Arexvy-maker GSK said the vaccine for older adults will be available, beginning this month, at pharmacies across the country for a cost of $230. Some private insurers are expected to cover it as well.
Laura Tamblyn Watts, chief executive officer of CanAge, a national seniors’ advocacy organization, said NACI needs to be reformed and properly resourced so it can provide more timely guidance. Right now, the committee is made up of doctors, scientists and other experts who volunteer their time without pay on top of busy full-time jobs, Dr. Papenburg included. (He spoke on his own behalf, not NACI’s.)
“It’s incredibly frustrating for Canadians, particularly caregivers or vulnerable Canadians, to know that there is a vaccine,” Ms. Tamblyn Watts said of the RSV shot, “but we haven’t invested even in the process for review of those vaccines, let alone in getting them to people.”
When it comes to protecting babies from RSV, there is one option that has been available on a limited basis in Canada since the early 2000s: Palivizumab, a man-made protein that mimics RSV antibodies to protect infants from the virus.
Palivizumab is expensive and cumbersome to administer because it must be injected monthly during RSV reason. As a result, public coverage has been limited to high-risk babies, such as those born prematurely.
In April, Health Canada approved nirsevimab, a long-acting monoclonal antibody that is injected just once a season and which slashes the risk of hospital admissions and health care visits for RSV in infants by about 80 per cent.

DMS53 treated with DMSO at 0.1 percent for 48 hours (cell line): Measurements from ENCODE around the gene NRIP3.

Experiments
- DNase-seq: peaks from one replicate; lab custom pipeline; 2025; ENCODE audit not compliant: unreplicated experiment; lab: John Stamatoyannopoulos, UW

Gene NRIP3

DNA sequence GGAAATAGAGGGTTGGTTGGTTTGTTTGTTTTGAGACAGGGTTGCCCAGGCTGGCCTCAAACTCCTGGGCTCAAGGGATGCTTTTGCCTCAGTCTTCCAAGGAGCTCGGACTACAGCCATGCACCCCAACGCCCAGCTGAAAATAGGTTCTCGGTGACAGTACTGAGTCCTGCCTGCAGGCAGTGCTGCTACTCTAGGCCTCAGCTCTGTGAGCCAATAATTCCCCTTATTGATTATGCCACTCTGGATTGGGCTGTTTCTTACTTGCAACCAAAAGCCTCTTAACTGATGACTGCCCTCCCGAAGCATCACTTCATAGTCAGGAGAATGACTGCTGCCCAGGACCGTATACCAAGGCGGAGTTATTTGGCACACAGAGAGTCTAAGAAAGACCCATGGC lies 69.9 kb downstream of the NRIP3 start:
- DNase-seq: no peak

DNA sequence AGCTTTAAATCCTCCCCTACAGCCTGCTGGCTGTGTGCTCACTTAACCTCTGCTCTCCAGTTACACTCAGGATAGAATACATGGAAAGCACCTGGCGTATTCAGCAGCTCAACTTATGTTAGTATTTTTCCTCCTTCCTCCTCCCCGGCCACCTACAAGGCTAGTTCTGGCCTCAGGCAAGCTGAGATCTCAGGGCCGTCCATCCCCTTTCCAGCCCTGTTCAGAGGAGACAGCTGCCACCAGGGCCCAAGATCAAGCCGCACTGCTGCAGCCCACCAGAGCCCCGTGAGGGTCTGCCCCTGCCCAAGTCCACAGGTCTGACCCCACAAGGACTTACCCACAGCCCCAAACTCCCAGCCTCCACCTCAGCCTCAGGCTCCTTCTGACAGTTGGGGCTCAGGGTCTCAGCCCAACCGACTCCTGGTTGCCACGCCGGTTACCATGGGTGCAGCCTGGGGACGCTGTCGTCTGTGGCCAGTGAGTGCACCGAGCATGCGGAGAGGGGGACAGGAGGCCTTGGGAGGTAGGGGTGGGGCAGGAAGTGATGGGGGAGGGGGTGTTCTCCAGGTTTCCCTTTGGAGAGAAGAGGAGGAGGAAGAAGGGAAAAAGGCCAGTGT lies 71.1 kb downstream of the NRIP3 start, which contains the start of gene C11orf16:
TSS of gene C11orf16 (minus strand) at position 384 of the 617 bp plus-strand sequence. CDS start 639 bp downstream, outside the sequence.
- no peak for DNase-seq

Some Canadian jurisdictions were hoping to deploy nirsevimab for high-risk babies this season. But now, because it is unclear how many doses Sanofi, nirsevimab’s maker, will send to Canada or when those doses might arrive, several provinces, including British Columbia and Quebec, told The Globe they are sticking with palivizumab this season.
Others are leaving the door open to nirsevimab, just in case, as they roll out their usual palivizumab programs. Bethany Rubin, a spokeswoman for Sanofi Canada, said in a statement that nirsevimab is coming to Canada this season, but she declined to comment on supply.
Supply could be tight because of how widely nirsevimab is expected to be distributed south of the border, where the U.S. counterpart to NACI endorsed it for all babies under eight months of age, regardless of risk status, and for some high-risk toddlers entering their second RSV season.
The U.S. CDC’s Advisory Committee on Immunization Practices voted unanimously in favour of that recommendation on Aug. 3, less than a month after the U.S. FDA approved nirsevimab.
Anna Banerji, a professor of pediatrics, infectious disease and public health at the University of Toronto, has long advocated for palivizumab to be given to all babies in Nunavut and other Inuit communities, where RSV is a scourge that regularly sends infants to southern intensive-care units for treatment. “That’s a huge societal cost for the babies, the family and the community,” she said.
Dr. Banerji is hoping the lower cost of once-a-season nirsevimab will persuade the Nunavut government to make it available to all, not just high-risk babies such as those born prematurely. For now, Nunavut’s department of health is waiting to see what NACI has to say about protecting infants against RSV in the 2024-2025 season.